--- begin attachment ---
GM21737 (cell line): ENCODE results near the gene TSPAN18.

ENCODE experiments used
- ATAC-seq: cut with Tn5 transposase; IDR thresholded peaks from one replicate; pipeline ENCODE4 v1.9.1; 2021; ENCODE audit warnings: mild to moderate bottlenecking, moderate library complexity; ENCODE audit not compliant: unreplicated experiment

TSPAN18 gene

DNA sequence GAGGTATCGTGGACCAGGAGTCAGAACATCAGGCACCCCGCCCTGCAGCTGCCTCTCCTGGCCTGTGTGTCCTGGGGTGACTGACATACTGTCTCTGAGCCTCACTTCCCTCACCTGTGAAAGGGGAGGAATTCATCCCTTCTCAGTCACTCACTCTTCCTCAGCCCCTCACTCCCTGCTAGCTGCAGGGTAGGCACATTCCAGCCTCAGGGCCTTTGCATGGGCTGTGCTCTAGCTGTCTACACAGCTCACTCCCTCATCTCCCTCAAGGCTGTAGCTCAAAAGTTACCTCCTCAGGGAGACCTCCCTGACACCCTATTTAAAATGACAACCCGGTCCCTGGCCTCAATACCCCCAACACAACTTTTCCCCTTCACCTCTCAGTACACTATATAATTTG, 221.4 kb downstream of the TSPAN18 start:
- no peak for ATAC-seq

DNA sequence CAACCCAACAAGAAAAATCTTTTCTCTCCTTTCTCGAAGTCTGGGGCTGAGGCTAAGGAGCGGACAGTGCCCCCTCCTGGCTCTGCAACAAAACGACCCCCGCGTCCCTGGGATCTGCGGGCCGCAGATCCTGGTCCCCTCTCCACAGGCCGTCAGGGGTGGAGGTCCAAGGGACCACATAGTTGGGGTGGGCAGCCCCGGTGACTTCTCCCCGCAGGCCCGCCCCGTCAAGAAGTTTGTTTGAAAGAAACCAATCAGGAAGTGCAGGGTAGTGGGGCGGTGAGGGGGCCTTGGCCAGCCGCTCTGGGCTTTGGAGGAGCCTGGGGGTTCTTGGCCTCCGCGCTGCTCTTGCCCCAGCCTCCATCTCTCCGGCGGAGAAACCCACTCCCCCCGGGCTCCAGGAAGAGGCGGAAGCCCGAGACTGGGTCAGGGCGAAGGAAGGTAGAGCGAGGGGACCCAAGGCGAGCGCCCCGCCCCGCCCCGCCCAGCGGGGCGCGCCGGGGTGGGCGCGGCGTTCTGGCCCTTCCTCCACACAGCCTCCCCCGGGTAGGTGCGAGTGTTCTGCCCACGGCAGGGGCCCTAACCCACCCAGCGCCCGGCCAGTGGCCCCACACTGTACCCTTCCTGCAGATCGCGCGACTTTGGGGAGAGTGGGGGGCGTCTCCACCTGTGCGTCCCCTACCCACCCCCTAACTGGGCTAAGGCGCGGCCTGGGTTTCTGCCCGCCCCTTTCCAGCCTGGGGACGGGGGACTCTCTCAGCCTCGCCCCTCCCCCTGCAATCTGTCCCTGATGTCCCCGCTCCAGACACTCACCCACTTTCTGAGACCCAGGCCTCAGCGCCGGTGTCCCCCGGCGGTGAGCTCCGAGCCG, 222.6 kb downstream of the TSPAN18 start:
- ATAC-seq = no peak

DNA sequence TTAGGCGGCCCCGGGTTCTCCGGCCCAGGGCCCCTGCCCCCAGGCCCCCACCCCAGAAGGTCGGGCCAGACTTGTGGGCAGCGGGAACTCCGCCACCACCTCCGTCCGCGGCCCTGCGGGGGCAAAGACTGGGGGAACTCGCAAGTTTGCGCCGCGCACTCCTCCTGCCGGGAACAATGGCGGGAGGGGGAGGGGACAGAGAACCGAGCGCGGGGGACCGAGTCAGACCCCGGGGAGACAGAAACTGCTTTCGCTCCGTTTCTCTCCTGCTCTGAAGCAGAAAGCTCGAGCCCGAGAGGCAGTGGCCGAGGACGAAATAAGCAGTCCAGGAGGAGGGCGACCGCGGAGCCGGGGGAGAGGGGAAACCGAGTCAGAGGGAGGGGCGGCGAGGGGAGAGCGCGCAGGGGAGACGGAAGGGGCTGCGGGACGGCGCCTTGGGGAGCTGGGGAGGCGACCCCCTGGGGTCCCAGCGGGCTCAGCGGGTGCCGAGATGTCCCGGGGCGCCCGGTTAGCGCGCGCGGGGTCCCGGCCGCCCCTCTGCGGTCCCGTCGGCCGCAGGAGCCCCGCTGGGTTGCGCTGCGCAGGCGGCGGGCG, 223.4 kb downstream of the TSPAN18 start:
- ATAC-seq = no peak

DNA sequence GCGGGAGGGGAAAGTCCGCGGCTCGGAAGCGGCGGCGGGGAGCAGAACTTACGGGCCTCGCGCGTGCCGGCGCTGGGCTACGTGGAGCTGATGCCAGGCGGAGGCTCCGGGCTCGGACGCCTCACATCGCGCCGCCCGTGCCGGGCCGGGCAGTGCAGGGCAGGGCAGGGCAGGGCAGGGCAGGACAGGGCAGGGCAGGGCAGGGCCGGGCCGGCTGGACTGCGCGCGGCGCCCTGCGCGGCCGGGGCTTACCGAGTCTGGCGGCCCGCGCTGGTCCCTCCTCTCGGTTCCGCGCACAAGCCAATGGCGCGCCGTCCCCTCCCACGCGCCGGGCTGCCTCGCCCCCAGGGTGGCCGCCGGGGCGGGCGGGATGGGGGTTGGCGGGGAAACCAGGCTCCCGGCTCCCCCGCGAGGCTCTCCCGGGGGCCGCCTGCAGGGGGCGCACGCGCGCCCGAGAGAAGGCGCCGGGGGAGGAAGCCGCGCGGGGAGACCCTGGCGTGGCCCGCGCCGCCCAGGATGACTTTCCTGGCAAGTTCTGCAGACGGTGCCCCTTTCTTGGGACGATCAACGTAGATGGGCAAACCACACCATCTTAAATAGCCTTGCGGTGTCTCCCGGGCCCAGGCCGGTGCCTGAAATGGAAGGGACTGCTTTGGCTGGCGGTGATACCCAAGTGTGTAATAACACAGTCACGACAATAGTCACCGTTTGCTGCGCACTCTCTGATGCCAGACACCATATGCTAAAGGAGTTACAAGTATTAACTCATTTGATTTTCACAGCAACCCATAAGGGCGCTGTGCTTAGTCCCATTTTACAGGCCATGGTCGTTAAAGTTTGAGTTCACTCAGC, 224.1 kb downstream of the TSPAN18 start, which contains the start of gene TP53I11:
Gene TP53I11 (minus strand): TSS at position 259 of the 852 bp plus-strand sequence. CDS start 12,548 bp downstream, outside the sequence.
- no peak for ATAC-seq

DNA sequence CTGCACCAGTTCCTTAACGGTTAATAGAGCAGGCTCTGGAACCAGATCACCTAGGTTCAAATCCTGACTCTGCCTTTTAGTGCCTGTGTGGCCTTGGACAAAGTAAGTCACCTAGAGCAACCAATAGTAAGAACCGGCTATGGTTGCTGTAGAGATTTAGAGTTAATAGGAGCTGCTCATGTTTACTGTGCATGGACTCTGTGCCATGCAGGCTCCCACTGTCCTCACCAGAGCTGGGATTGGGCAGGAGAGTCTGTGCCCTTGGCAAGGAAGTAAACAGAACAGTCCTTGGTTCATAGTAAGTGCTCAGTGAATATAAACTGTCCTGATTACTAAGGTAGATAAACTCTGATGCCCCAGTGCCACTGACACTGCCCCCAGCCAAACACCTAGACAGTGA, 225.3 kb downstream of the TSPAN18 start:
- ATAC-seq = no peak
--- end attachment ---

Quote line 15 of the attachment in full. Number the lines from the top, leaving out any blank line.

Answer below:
- ATAC-seq = no peak